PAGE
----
20. The non-transitory, computer readable storage medium of claim 19, wherein the program instructions cause the one or more computing devices to further implement providing access to the compilation of the image data to one or more different computing devices.

Description:
TITLE: AUTOMATED CAPTURE OF IMAGE DATA FOR POINTS OF INTEREST

BACKGROUND

[0001] The rise of interest in automated control and navigation of vehicles has led to the inclusion of different types of remote sensing equipment installed on vehicles. These sensors can include one or more radars, ultrasonic sensors, light beam scanning devices, visible light camera devices, infrared camera devices, near-infrared camera devices, depth camera devices which can include one or more light-scanning devices, including LIDAR devices, etc. Automated navigation and control systems may process data collected by the sensors in order to detect and characterize objects in the environment. However, the collected sensor data may also be utilized to provide other services.

SUMMARY

[0002] Sensors implemented as part of a vehicle may collect sensor data for an environment. Processing of the sensor data may be performed to detect points of interest in the environment. In response to detecting a point of interest, image data may be captured by one or more of the sensors implemented at the vehicle. Different types of image data may be captured, such as panoramic images and three-dimensional reconstructions of a scene. Metadata may be generated for captured image data which may describe the point of interest that is captured by the image data. The image data and the metadata may be stored locally at the vehicle or to a remote data store. The image data may also be shared with other computing devices.

BRIEF DESCRIPTION OF THE DRAWINGS

[0003] FIG. 1 illustrates a view of an environment that includes a point of interest detected by a vehicle, according to some embodiments.

[0004] FIG. 2 illustrates a logical block diagram of a vehicle which implements an automated image data capture system that captures image data for points of interest, according to some embodiments.

[0005] FIG. 3 illustrates interactions with an automated image data capture system, according to some embodiments. [0006] FIG. 4 illustrates interactions to share captured image data for a point of interest, according to some embodiments.

[0007] FIG. 5 is a high-level flowchart illustrating various methods and techniques to implement automated capture of image data for points of interest, according to some embodiments.

[0008] FIG. 6 is a high-level flowchart illustrating various methods and techniques to generate a compilation of image data for related points of interest, according to some embodiments.

[0009] FIG. 7 illustrates a computer system that may be configured to include or execute any or all of the embodiments described herein.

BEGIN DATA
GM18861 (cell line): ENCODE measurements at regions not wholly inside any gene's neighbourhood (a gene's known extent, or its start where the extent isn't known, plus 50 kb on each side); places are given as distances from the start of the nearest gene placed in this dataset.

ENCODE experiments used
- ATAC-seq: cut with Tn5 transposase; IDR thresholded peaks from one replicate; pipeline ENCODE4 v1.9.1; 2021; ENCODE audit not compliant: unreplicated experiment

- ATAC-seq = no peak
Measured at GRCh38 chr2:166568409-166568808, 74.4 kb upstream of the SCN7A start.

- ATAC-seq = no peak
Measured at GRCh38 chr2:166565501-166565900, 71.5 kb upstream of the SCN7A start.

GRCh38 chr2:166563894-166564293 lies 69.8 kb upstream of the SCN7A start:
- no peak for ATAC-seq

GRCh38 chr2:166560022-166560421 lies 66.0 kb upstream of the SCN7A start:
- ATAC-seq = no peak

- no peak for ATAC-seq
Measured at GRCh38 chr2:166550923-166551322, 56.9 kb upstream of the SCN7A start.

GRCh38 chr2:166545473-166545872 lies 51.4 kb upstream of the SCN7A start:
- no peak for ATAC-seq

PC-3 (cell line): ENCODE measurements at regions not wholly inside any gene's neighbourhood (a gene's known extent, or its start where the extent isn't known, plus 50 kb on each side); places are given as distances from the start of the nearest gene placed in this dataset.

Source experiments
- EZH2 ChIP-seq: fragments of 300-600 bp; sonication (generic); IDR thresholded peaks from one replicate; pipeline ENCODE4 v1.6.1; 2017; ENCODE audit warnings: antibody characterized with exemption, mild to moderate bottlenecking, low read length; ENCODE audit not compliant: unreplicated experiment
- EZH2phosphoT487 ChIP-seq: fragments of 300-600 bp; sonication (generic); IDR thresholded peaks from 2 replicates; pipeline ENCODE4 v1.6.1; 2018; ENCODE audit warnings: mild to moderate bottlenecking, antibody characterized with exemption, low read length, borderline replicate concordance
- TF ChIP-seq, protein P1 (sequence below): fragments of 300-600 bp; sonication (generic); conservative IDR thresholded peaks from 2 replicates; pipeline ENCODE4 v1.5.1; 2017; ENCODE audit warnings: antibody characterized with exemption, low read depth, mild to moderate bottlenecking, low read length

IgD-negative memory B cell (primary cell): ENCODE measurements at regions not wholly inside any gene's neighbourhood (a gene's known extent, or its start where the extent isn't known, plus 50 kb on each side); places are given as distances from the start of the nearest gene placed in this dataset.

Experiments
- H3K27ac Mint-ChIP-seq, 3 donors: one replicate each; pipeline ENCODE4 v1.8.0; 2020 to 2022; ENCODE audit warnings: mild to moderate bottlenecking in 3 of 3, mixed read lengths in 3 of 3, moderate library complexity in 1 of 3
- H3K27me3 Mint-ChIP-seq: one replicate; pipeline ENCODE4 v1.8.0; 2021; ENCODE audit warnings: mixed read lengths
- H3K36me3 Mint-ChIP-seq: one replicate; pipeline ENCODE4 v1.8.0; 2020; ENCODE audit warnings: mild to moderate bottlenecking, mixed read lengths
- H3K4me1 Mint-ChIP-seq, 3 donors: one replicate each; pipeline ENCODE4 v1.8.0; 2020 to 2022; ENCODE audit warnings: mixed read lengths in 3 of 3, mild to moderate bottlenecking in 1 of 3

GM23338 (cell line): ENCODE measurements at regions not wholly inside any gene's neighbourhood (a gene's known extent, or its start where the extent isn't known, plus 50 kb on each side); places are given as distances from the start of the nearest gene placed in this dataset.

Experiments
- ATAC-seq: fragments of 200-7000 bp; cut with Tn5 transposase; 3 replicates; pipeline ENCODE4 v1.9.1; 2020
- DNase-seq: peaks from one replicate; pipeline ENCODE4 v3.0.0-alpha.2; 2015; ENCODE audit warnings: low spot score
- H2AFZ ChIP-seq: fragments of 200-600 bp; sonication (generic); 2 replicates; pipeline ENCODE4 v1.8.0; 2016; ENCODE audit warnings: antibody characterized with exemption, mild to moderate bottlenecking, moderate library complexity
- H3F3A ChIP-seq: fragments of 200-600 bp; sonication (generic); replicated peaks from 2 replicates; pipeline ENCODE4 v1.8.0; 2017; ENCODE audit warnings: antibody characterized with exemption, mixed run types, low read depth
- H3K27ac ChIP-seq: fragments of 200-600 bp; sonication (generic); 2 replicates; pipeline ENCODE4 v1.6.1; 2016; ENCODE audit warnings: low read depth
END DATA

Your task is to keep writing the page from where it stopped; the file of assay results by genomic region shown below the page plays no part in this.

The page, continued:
[0010] This specification includes references to "one embodiment" or "an embodiment." The appearances of the phrases "in one embodiment" or "in an embodiment" do not necessarily refer to the same embodiment. Particular features, structures, or characteristics may be combined in any suitable manner consistent with this disclosure.

[0011] "Comprising." This term is open-ended. As used in the appended claims, this term does not foreclose additional structure or steps. Consider a claim that recites: "An apparatus comprising one or more processor units ... ." Such a claim does not foreclose the apparatus from including additional components (e.g., a network interface unit, graphics circuitry, etc.).

[0012] "Configured To." Various units, circuits, or other components may be described or claimed as "configured to" perform a task or tasks. In such contexts, "configured to" is used to connote structure by indicating that the units/circuits/components include structure (e.g., circuitry) that performs those task or tasks during operation. As such, the unit/circuit/component can be said to be configured to perform the task even when the specified unit/circuit/component is not currently operational (e.g., is not on). The units/circuits/components used with the "configured to" language include hardware— for example, circuits, memory storing program instructions executable to implement the operation, etc. Reciting that a unit/circuit/component is "configured to" perform one or more tasks is expressly intended not to invoke 35 U.S.C. § 112(f), for that unit/circuit/component. Additionally, "configured to" can include generic structure (e.g., generic circuitry) that is manipulated by software and/or firmware (e.g., an FPGA or a general-purpose processor executing software) to operate in manner that is capable of performing the task(s) at issue. "Configure to" may also include adapting a manufacturing process (e.g., a semiconductor fabrication facility) to fabricate devices (e.g., integrated circuits) that are adapted to implement or perform one or more tasks. [0013] "First," "Second," etc. As used herein, these terms are used as labels for nouns that they precede, and do not imply any type of ordering (e.g., spatial, temporal, logical, etc.). For example, a buffer circuit may be described herein as performing write operations for "first" and "second" values. The terms "first" and "second" do not necessarily imply that the first value must be written before the second value.